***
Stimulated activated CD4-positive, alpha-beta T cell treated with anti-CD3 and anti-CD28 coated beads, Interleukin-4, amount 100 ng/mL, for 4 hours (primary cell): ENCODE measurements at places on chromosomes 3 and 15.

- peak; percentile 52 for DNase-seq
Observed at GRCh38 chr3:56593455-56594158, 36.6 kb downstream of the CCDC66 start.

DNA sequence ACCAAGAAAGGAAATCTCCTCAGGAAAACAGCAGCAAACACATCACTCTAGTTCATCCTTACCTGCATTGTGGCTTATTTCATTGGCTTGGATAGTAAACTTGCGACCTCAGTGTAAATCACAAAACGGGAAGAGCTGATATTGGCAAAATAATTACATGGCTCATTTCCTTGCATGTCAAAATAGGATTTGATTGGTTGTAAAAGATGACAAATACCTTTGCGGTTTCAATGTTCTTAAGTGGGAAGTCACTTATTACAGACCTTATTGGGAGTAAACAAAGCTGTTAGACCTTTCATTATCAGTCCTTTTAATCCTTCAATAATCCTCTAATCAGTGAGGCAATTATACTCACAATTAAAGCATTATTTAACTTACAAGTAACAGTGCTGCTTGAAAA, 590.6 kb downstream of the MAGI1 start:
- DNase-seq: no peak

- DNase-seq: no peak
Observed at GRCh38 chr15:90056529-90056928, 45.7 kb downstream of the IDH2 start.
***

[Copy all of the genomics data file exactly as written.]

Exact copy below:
Stimulated activated CD4-positive, alpha-beta T cell treated with anti-CD3 and anti-CD28 coated beads, Interleukin-4, amount 100 ng/mL, for 4 hours (primary cell): ENCODE measurements at places on chromosomes 3 and 15.

- peak; percentile 52 for DNase-seq
Observed at GRCh38 chr3:56593455-56594158, 36.6 kb downstream of the CCDC66 start.

DNA sequence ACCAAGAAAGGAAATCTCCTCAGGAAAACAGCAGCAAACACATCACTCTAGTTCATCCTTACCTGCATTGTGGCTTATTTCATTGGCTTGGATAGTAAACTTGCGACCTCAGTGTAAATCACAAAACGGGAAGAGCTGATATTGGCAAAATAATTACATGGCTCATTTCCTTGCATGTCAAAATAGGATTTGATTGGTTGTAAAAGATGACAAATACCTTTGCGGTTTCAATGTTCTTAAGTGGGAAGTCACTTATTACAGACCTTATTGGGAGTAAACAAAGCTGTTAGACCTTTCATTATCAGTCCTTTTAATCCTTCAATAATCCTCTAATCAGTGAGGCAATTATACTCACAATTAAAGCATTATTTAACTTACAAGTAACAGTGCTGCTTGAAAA, 590.6 kb downstream of the MAGI1 start:
- DNase-seq: no peak

- DNase-seq: no peak
Observed at GRCh38 chr15:90056529-90056928, 45.7 kb downstream of the IDH2 start.